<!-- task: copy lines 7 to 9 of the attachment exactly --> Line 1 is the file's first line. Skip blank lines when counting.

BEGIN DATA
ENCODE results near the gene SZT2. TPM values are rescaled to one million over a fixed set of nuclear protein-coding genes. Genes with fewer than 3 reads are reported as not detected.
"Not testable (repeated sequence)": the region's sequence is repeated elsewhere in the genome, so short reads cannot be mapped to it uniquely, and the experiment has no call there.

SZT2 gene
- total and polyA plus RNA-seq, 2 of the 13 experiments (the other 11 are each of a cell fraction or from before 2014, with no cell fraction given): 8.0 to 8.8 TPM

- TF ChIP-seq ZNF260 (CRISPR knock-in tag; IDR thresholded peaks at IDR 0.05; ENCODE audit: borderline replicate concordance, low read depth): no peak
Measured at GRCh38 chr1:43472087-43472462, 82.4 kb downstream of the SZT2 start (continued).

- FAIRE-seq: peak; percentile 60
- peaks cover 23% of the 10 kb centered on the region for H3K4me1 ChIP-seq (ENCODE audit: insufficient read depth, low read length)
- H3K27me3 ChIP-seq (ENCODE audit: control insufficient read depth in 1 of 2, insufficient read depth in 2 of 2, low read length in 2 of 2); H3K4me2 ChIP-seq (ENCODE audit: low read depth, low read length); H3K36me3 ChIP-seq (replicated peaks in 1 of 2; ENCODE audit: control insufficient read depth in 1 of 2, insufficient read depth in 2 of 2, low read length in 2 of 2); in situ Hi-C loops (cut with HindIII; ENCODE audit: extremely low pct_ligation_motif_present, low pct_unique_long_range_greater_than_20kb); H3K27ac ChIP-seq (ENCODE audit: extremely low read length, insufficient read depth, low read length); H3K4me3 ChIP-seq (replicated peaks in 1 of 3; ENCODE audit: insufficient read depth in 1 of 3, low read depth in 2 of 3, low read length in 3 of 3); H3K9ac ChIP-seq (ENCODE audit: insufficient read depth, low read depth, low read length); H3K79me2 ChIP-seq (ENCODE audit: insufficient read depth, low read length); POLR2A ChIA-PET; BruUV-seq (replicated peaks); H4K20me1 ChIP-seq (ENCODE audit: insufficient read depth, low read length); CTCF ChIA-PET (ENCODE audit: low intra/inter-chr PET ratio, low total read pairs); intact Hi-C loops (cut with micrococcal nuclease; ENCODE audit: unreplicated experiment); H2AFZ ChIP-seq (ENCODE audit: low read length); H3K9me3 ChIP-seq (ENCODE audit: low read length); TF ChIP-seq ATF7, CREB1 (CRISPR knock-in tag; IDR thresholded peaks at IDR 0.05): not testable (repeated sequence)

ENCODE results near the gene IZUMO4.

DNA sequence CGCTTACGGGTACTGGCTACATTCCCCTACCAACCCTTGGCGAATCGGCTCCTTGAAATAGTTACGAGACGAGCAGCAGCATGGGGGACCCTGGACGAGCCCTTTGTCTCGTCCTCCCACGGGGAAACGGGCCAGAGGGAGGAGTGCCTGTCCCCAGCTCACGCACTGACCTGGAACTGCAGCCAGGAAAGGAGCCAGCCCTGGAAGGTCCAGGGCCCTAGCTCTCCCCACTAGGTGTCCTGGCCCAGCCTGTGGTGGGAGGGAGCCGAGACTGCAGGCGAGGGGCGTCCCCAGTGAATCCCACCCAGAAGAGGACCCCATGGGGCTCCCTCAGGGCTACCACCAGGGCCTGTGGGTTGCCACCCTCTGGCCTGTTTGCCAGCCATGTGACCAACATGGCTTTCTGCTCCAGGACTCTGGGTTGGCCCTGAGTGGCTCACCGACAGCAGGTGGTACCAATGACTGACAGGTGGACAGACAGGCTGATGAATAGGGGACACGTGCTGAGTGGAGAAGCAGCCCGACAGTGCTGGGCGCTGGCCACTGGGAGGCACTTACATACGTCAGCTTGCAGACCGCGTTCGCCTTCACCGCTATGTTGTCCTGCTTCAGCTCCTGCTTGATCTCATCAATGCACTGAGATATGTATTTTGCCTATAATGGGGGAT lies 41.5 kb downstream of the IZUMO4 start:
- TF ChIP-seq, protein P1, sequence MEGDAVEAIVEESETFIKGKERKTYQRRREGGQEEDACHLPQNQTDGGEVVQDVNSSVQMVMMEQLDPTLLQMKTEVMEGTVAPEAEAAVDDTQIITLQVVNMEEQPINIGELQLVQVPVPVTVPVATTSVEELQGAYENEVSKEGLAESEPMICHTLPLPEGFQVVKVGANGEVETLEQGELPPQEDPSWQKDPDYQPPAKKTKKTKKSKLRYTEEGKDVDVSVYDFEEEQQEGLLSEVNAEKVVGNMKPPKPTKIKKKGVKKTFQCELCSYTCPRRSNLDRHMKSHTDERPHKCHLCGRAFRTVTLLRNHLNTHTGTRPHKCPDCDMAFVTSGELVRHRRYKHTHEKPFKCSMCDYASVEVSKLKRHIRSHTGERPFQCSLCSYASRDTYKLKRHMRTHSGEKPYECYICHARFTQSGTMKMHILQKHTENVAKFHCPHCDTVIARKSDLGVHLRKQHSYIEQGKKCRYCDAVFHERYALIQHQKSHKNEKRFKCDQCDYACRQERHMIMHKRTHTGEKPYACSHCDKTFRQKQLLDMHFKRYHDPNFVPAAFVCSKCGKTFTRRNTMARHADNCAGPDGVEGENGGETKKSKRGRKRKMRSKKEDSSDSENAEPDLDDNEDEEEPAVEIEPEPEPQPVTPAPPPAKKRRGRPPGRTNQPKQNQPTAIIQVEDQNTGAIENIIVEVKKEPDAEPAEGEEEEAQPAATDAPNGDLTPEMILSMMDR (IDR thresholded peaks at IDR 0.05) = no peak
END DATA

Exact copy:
- FAIRE-seq: peak; percentile 60
- peaks cover 23% of the 10 kb centered on the region for H3K4me1 ChIP-seq (ENCODE audit: insufficient read depth, low read length)
- H3K27me3 ChIP-seq (ENCODE audit: control insufficient read depth in 1 of 2, insufficient read depth in 2 of 2, low read length in 2 of 2); H3K4me2 ChIP-seq (ENCODE audit: low read depth, low read length); H3K36me3 ChIP-seq (replicated peaks in 1 of 2; ENCODE audit: control insufficient read depth in 1 of 2, insufficient read depth in 2 of 2, low read length in 2 of 2); in situ Hi-C loops (cut with HindIII; ENCODE audit: extremely low pct_ligation_motif_present, low pct_unique_long_range_greater_than_20kb); H3K27ac ChIP-seq (ENCODE audit: extremely low read length, insufficient read depth, low read length); H3K4me3 ChIP-seq (replicated peaks in 1 of 3; ENCODE audit: insufficient read depth in 1 of 3, low read depth in 2 of 3, low read length in 3 of 3); H3K9ac ChIP-seq (ENCODE audit: insufficient read depth, low read depth, low read length); H3K79me2 ChIP-seq (ENCODE audit: insufficient read depth, low read length); POLR2A ChIA-PET; BruUV-seq (replicated peaks); H4K20me1 ChIP-seq (ENCODE audit: insufficient read depth, low read length); CTCF ChIA-PET (ENCODE audit: low intra/inter-chr PET ratio, low total read pairs); intact Hi-C loops (cut with micrococcal nuclease; ENCODE audit: unreplicated experiment); H2AFZ ChIP-seq (ENCODE audit: low read length); H3K9me3 ChIP-seq (ENCODE audit: low read length); TF ChIP-seq ATF7, CREB1 (CRISPR knock-in tag; IDR thresholded peaks at IDR 0.05): not testable (repeated sequence)